Satellite tagging of tiger sharks has been conducted on the Saba Bank and around St. Maarten.
PHILIPSBURG--Starting August 1, a team of researchers will spend a week on the Saba Bank investigating the life-cycle of tiger sharks. Researchers will investigate the migration routes, where and when tiger sharks breed so they can protect them better within the Dutch Caribbean’s Yarari Marine Mammal and Shark Sanctuary, as well as beyond.
In this expedition, members of Saba Conservation Foundation (SCF), Nature Foundation St. Maarten (NFSXM), St. Eustatius National Parks (STENAPA), STINAPA Bonaire, Aruba National Parks Foundation (FPNA), Dutch Caribbean Nature Alliance (DCNA) and World Wildlife Fund for Nature the Netherlands (WWF-NL) will participate.
In 2016, Saba Conservation Foundation, Nature Foundation St. Maarten, and Sharks for Kids partnered together as part of DCNA’s Save our Sharks Project funded by the Dutch National Postcode Lottery. Since then, satellite tagging of tiger sharks has been conducted on the Saba Bank and around St. Maarten. Through this research we now know that tiger sharks in Dutch waters travel throughout the Caribbean basin, with most of these tagged sharks being sexually-mature females.
During the upcoming expedition, the researchers aim to not only tag and track more tiger sharks to further investigate the life cycle, but they will also measure if and how large the pups inside pregnant tiger sharks are. This will help to determine if the Saba Bank is in fact a breeding ground for tiger sharks, one of the main goals of the expedition. The other objective is to see where these transboundary sharks migrate to better understand the importance of the Yarari Marine Mammal and Shark Sanctuary, and protect other geographical areas.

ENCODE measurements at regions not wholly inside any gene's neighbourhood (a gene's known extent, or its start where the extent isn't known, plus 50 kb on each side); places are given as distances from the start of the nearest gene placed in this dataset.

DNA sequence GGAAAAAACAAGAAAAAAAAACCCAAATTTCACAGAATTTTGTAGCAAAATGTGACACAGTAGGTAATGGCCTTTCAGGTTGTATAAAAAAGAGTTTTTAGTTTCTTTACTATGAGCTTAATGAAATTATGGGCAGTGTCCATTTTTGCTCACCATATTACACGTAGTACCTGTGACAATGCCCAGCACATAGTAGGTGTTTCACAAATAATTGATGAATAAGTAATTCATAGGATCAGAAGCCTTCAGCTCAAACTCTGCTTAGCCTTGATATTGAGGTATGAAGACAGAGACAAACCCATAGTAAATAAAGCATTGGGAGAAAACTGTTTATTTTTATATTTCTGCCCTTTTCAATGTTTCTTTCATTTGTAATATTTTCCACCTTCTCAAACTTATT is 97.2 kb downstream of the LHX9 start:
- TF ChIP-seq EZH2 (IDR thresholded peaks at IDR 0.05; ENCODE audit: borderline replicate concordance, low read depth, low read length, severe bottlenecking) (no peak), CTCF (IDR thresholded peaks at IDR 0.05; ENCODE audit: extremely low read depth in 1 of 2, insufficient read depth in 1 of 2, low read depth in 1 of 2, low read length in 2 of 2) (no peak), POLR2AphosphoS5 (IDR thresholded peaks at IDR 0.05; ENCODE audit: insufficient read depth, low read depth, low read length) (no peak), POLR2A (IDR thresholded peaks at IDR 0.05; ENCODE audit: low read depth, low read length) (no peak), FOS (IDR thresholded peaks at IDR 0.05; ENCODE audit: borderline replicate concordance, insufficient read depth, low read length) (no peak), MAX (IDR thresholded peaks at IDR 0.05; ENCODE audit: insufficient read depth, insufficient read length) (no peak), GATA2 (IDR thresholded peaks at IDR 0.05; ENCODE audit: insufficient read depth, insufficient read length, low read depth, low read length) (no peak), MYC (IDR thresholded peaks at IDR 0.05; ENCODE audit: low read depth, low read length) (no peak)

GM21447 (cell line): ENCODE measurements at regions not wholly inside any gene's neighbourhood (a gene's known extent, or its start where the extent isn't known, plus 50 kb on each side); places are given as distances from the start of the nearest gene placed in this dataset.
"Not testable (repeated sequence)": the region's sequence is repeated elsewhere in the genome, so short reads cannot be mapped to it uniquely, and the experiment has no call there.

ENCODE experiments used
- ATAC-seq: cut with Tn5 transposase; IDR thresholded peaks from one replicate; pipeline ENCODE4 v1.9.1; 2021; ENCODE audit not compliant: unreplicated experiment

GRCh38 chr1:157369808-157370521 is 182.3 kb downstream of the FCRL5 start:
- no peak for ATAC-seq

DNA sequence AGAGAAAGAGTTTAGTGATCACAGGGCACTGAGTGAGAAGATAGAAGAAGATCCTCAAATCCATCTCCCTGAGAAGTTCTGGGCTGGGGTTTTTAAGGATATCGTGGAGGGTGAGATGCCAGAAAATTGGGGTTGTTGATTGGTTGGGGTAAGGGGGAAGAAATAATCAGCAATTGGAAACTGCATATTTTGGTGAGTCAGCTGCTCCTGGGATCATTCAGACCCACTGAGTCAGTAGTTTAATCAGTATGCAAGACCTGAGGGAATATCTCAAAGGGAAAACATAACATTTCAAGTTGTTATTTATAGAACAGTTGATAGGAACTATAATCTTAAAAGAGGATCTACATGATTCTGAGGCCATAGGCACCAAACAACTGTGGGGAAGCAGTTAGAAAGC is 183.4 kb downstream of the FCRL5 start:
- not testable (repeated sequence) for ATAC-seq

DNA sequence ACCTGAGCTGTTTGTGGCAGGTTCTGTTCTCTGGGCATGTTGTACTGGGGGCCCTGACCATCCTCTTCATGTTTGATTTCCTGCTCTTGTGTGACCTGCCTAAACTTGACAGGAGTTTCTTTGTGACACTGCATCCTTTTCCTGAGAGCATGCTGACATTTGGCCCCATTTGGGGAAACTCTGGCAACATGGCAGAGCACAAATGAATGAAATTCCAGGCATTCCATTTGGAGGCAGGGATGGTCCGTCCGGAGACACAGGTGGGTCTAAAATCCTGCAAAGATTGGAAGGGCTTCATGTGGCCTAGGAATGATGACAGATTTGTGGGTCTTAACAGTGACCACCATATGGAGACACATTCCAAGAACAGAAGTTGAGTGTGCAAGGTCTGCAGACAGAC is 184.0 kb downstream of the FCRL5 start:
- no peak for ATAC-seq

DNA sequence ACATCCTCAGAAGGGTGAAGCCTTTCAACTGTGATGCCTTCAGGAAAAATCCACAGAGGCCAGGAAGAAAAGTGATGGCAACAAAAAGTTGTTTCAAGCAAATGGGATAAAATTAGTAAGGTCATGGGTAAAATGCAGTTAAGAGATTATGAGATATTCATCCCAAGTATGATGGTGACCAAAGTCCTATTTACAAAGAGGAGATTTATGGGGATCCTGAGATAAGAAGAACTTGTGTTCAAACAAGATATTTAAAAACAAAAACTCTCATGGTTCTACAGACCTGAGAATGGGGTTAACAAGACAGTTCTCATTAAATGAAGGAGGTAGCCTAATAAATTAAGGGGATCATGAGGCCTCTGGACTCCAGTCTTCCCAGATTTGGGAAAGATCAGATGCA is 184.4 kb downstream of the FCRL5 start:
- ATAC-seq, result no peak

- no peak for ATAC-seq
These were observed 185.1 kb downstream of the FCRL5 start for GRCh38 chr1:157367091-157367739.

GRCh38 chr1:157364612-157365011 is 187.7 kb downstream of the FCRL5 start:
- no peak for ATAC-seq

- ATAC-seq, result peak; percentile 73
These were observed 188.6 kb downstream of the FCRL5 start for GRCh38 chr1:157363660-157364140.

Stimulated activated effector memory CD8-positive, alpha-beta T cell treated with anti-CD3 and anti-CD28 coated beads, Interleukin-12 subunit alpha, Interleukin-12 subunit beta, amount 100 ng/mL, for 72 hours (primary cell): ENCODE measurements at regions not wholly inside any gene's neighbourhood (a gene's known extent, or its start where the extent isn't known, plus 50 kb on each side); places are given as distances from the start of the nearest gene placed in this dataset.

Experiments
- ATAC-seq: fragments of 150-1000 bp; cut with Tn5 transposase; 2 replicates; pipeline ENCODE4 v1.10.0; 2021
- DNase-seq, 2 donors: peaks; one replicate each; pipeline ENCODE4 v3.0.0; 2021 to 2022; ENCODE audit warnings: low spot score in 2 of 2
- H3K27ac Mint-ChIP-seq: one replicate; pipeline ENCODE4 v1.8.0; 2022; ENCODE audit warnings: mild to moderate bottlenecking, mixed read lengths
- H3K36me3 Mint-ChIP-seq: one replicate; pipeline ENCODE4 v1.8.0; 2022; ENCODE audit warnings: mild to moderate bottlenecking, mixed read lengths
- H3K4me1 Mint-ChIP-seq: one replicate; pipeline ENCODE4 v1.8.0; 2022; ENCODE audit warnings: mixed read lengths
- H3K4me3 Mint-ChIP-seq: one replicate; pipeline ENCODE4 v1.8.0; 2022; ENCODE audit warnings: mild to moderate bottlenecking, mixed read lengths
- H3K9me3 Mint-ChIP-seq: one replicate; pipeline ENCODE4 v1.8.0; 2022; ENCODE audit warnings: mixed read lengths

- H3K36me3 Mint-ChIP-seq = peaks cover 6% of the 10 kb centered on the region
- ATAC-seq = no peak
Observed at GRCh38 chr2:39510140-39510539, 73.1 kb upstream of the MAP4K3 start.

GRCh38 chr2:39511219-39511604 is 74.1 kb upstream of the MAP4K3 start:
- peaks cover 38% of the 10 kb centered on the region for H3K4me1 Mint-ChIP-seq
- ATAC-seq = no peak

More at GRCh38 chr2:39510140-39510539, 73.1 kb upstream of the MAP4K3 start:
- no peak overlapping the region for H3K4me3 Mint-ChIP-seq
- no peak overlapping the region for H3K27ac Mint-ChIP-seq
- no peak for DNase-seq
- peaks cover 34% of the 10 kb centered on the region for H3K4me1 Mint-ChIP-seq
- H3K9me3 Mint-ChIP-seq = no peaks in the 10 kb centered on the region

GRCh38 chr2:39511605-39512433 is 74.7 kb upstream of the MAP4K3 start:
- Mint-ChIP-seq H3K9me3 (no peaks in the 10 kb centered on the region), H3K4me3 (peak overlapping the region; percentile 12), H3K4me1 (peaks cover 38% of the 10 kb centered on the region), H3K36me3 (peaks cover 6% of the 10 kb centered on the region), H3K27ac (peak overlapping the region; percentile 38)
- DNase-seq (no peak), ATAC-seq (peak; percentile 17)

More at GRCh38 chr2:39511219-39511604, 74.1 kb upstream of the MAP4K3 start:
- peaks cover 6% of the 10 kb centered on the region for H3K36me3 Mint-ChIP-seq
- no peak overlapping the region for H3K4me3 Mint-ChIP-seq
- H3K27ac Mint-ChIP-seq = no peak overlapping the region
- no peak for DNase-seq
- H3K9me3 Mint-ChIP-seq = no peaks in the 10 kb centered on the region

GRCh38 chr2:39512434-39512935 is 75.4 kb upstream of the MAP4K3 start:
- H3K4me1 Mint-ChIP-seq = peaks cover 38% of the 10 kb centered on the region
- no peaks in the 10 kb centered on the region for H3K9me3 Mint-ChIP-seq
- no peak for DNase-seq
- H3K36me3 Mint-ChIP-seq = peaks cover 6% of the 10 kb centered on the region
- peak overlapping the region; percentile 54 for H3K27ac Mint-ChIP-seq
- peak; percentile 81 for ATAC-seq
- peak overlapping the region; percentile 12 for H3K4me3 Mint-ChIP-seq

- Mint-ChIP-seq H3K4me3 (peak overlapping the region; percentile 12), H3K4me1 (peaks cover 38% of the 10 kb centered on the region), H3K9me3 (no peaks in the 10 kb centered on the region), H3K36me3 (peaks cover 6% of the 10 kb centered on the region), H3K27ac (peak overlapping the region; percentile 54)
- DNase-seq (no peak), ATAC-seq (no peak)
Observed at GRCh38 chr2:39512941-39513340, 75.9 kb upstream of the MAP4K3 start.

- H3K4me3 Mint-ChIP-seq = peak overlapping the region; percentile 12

The Yarari Sanctuary was established on September 1, 2015, and aims to protect marine mammals, sharks, and rays throughout the waters of Bonaire, Saba, and since September 2018, St. Eustatius. Collaboration between not only the six Dutch Caribbean islands but countries across the wider Caribbean is necessary to protect and conserve these essential species and ecosystems. Therefore the Caribbean Shark Coalition was recently formed to collaborate better in the entire Greater Caribbean region.
Celebrated on July 28 each year, World Nature Conservation Day acknowledges that a healthy environment is the foundation for a stable and healthy society. This includes a healthy ocean which, undoubtedly, depends on sharks. Sharks are large top predators that serve a critical role in maintaining balance in the marine ecosystem. Sharks help keep their prey population healthy by eating the weak species, while also affecting their prey’s distribution. In healthy oceans, sharks help to maintain stable fish stocks and healthy coral reefs and seagrass beds, which is important for the fisheries and the economy of the islands.
The Tiger Shark research expedition is coordinated by DCNA and generously funded by WWF-NL through the Biodiversity Funds and the Dutch National Postcode Lottery. For more information on the Pregnant Tiger Shark Expedition, follow the participating organizations on Facebook, Instagram or DCNA’s website (https://dcnanature.org/news/).